Author Topic: Rapid Release - What is your best strategy and what has worked for you?  (Read 1155 times)  

Offline Dean Kutzler

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I'm getting ready to release a space opera\fantasy soon. During breaks between writing, I research marketing. It is a given that rapid release is the way to go to help keep you on that monthly new release algo-cliff, but has it changed? I have read for the most part that you should release book 1, next week book 2, next week book 3 and two weeks from there (if you have it), book 4.

 More recently I have read that along with that strategy, instead, as you release book 1, you should have book two on pre-order set to release next week, etc. (The thinking is to show readers that there are more books coming soon - although I could achieve this by putting the fact that the next book is coming in a week in the blurb.  :-\)

Pre-orders (unless successful) actually hurt the algo - so, what are your thoughts on this?

What have you found to be the most successful rapid release schedule?

Help a hungry writer out! :D
Space Opera Trilogy: 29%

Valentine\'s Day Surprise, A Roman Mystery: 80%

Jack Elliot Series Book 3: 0%
Holy Space Opera - The Scarab Reign is Coming! Grab Your Batteries And Hide!
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Offline idontknowyet

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I am very interested in this topic.

So far... My planned strategy is to have 15 books ready to publish. Drop 3 day one and then once a month from then on.

I had thought about this schedule...
Drop a book on Day 1 Day 14 Day 21 Day 28 then one a month from there on out.

I plan to do preorders just so people know when they will be getting each book.
« Last Edit: June 20, 2018, 01:59:31 PM by idontknowyet »

Offline NathanBurrows

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I was listening to a Mark Dawson podcast earlier (a facebook live thing) and he was saying to release sequels etc when they're ready. He did make a really good point which is a book's not earning any money sitting on your hard drive.


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Offline NathanBurrows

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I am very interested in this topic.

So far... My planned strategy is to have 15 books ready to publish. Drop 3 day one and then once a month from then on.

I had thought about this schedule...
Drop a book on Day 1 Day 14 Day 21 Day 28 then one a month from there on out.

I plan to do preorders just so people know when they will be getting each book.

If I had 15 books ready to publish, they'd be out there. What are you hoping to gain by releasing them over a year??


Nathan Burrows | Website | Twitter | Goodreads

Offline Dean Kutzler

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It has to do with two things:

  • Discoverability
  • Stickiness
Space Opera Trilogy: 29%

Valentine\'s Day Surprise, A Roman Mystery: 80%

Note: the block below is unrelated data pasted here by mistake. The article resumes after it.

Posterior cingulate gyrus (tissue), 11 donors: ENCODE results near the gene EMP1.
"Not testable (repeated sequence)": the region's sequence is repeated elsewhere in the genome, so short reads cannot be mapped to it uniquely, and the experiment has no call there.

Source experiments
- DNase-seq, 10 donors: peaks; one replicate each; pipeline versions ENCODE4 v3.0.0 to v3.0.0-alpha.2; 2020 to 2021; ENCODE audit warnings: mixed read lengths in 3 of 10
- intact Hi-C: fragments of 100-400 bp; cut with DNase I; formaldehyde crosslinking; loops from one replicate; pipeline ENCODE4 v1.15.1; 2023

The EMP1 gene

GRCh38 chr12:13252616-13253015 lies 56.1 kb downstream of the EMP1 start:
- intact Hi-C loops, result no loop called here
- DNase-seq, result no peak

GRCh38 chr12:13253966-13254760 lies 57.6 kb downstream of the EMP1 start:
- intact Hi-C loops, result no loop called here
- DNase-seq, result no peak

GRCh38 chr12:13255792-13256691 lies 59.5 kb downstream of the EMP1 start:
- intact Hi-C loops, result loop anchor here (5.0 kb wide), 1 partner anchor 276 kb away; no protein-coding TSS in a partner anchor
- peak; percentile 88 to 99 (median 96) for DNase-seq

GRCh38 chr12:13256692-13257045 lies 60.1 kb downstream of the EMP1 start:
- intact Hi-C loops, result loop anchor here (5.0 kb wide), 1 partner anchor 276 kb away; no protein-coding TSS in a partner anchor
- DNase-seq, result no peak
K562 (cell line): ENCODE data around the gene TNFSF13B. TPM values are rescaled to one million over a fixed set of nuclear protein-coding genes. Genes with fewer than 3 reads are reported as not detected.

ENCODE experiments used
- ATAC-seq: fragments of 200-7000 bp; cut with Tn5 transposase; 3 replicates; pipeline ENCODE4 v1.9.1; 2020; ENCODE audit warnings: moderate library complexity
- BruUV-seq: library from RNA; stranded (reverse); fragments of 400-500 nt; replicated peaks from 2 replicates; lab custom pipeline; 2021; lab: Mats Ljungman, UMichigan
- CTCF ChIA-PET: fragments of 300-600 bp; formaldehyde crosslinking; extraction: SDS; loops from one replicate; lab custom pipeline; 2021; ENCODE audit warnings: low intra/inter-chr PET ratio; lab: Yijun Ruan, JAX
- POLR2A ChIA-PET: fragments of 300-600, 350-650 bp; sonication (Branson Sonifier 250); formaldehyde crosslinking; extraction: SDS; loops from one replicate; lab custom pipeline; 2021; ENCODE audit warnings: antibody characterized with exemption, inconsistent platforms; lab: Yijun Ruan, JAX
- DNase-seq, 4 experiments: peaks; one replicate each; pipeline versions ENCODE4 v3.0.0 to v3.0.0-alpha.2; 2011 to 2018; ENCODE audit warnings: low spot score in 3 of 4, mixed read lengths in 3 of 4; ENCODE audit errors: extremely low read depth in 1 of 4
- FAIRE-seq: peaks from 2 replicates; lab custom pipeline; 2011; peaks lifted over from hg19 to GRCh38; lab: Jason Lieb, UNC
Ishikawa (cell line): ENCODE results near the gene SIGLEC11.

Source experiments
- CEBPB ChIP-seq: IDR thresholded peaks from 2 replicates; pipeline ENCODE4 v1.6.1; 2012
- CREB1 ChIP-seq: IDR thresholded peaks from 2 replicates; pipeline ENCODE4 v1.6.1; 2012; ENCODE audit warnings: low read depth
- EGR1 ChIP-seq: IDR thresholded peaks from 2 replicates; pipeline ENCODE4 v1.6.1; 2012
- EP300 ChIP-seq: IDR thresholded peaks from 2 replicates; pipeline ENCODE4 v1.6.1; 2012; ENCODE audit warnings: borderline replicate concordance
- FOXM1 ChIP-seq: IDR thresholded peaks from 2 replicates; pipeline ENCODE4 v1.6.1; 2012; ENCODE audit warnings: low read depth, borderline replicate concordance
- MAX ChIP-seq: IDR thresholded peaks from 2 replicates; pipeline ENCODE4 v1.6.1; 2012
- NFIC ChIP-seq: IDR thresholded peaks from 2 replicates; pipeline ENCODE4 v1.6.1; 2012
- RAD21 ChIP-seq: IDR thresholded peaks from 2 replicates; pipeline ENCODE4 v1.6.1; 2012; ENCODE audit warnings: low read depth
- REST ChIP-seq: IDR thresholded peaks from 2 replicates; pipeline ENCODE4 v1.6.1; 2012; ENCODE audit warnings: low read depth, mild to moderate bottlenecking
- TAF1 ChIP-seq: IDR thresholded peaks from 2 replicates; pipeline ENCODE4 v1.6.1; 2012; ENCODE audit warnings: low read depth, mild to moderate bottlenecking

Jack Elliot Series Book 3: 0%
Holy Space Opera - The Scarab Reign is Coming! Grab Your Batteries And Hide!
Dean Kutzler | Website | Blog | Reader's Group | Facebook | Twitter | Google Plus | Goodreads

Offline idontknowyet

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If I had 15 books ready to publish, they'd be out there. What are you hoping to gain by releasing them over a year??


Amazon algo 

I'm releasing in chick lit romance which is a packed genre. I need all the algo love I can get.

Offline NathanBurrows

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Thanks to you all. I don't really understand though, although my release schedule is relatively slow (first book came out Apr, next one due Aug). Are you not concerned about the binge / whale readers who on reading one book, want to buy the rest? I've done that myself as a reader - bought several books in a series in one go.

I'm not writing romance though - I get that the 'rules' are a bit different there!


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Offline Dean Kutzler

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That is exactly the point, Nathan. Just like Netflix series binge watchers, a reader may move on to another if you don't have more books available. They'll forget about you after one book and your read-through rate will be terrible. It's just human nature. If you have several books for them to buy/read, they're more likely to become a true fan and not forget you. But the main thing with "rapid release" is that it triggers Amazon's algorithm to help you sell more books by keeping your book on the New Releases chart. Then, the smart thing to do is a slow build with advertising. DO NOT put all your ads on for the launch unless you think you can make it on the NY Times or USA Today list with a massive sale. Spread the ads out over 1-2 weeks. Otherwise the algo is trained to stop showing your book. It sounds crazy, but it makes sense b/c they know writers advertise heavily on launch. They're goal is always to please the customer and that kind of spike in sales doesn't mean "quality" or "popularity." When it sees a slow, steady climb in sales, it triggers the algo to show the book to more people b/c it assumes that these readers are buying more organically and that word of mouth is making it popular.